Elizabeth Hadley Richardson was born in 1891 in St. Louis, Missouri. As a child she was treated as an invalid (she had fallen from a second-storey window at the age of six). Her mother and sister were close; her “condition” kept Hadley apart. The relationships became even more fractious when Hadley’s father, worried about unsound investments, shot himself when she was only thirteen.

Hadley studied at Bryn Mawr but dropped out after a year; perhaps because of depression, perhaps because of continued feelings about herself as an “invalid”. She returned to St. Louis to live with her mother, nursing her until Mrs. Richardson died from Bright’s Disease in 1920.  After her mother’s death, Hadley was tempted up to a friend’s party in Chicago in October to take her mind from her troubles.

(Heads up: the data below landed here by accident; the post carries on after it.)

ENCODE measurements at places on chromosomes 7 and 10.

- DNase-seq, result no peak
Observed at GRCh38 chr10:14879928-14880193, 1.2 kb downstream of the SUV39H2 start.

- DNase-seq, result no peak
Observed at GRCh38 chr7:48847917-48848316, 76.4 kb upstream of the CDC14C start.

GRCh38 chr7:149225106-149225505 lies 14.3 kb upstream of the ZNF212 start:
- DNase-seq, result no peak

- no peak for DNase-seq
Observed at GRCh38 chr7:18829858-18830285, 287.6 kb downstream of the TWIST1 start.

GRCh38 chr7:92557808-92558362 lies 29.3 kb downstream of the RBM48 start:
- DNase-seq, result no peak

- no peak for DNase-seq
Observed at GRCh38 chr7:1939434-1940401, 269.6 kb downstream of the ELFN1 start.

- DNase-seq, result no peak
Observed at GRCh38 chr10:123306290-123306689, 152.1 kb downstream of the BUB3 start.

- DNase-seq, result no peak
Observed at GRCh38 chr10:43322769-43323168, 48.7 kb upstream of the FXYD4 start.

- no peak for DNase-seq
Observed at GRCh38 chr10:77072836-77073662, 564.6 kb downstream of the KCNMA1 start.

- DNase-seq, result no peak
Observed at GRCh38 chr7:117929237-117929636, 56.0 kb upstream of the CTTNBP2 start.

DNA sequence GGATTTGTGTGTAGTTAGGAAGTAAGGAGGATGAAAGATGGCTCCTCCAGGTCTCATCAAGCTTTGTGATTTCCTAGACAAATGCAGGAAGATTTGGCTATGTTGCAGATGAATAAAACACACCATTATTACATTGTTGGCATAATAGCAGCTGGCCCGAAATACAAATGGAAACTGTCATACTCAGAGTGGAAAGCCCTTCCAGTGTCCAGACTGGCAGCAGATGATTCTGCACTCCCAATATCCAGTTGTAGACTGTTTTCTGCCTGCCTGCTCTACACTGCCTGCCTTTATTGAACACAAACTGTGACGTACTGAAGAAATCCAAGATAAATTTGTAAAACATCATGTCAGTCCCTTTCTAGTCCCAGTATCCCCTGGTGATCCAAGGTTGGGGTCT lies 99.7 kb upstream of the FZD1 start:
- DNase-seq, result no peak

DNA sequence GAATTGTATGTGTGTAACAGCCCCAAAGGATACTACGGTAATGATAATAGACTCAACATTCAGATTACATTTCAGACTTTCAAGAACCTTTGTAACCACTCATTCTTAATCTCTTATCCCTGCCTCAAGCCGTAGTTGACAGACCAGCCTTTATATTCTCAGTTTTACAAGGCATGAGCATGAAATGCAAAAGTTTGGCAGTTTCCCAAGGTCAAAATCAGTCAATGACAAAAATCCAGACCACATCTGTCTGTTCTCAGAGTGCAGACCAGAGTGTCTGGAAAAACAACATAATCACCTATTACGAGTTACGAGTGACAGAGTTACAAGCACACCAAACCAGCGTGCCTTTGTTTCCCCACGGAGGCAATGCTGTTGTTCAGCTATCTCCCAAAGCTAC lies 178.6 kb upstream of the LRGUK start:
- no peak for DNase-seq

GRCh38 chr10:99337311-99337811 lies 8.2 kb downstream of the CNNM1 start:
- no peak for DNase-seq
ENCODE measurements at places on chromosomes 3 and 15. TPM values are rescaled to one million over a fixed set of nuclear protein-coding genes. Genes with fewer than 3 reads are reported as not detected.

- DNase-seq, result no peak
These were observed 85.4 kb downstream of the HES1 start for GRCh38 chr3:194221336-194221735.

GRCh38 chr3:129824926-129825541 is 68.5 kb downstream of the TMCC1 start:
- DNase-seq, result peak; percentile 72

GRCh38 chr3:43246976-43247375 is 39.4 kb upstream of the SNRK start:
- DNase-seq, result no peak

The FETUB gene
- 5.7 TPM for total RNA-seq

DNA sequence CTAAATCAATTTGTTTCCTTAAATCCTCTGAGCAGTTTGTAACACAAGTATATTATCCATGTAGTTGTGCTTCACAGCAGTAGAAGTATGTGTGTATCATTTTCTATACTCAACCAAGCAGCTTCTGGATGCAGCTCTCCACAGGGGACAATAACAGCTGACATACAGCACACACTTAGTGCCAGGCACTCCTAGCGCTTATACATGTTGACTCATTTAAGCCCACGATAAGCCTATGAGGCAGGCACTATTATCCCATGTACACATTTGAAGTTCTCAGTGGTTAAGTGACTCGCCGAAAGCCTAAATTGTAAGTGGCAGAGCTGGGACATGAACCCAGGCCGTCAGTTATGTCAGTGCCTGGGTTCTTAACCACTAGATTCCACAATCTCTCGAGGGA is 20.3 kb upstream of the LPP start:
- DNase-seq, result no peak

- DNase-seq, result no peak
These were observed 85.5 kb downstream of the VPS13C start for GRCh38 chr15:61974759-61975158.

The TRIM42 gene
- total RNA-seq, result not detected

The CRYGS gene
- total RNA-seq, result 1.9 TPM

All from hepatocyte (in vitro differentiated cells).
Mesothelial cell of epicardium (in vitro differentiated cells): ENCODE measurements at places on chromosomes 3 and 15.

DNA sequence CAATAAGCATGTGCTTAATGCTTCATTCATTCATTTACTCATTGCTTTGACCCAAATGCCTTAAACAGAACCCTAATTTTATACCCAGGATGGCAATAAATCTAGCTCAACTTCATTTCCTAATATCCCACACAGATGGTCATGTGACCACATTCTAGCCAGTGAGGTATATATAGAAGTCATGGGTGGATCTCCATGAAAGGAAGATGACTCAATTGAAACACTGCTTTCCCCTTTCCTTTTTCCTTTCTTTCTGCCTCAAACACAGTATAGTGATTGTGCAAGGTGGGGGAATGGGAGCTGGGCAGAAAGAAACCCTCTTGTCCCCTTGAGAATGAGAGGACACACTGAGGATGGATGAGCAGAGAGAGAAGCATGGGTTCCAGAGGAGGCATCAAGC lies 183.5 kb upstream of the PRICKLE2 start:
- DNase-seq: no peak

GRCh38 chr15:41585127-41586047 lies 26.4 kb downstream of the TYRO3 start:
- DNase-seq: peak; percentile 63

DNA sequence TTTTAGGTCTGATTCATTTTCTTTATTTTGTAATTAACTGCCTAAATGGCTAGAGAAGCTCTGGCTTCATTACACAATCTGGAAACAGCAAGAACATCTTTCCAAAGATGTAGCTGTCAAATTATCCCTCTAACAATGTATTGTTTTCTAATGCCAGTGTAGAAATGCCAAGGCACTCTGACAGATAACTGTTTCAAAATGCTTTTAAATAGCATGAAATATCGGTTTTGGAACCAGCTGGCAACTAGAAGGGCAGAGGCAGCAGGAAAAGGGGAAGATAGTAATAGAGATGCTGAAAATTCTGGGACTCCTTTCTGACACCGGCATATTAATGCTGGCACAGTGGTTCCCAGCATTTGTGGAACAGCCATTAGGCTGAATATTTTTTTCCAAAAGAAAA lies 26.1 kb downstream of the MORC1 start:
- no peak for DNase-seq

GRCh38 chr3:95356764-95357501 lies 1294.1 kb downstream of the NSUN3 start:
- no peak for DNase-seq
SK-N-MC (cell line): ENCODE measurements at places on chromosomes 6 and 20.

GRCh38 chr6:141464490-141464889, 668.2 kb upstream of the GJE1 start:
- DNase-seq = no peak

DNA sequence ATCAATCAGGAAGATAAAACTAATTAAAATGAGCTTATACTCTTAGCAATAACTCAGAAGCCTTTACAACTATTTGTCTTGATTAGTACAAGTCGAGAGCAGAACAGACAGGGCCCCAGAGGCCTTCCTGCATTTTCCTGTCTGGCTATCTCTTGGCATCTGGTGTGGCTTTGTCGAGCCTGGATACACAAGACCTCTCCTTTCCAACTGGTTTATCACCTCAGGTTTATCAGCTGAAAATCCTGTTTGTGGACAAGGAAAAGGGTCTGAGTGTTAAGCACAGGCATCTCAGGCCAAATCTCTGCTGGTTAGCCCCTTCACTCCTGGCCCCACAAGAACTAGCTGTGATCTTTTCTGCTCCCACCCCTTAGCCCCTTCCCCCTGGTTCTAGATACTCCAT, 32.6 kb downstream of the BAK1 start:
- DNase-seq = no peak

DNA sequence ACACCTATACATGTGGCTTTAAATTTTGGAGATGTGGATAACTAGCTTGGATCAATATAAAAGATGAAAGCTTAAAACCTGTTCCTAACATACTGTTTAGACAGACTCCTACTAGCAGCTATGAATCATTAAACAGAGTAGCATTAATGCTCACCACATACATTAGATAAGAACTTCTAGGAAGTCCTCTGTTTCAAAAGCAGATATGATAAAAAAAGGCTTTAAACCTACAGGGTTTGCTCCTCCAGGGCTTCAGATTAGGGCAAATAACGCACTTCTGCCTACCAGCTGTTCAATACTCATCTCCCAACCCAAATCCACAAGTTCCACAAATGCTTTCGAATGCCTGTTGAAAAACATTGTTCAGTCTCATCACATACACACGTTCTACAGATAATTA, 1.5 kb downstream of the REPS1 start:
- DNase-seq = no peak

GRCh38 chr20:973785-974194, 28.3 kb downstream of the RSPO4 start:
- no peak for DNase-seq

It was here she met Ernest Hemingway, a dashing young man (and eight years her junior) who had recently returned from the war in Europe. They fell very quickly, very deeply, in love. “The world’s a jail,” she wrote to Ernest, “and we’re going to break it together.” Nine months later, they were married.

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 Click on ‘Older Posts’ to read more about Ernest’s marriage to Hadley. 

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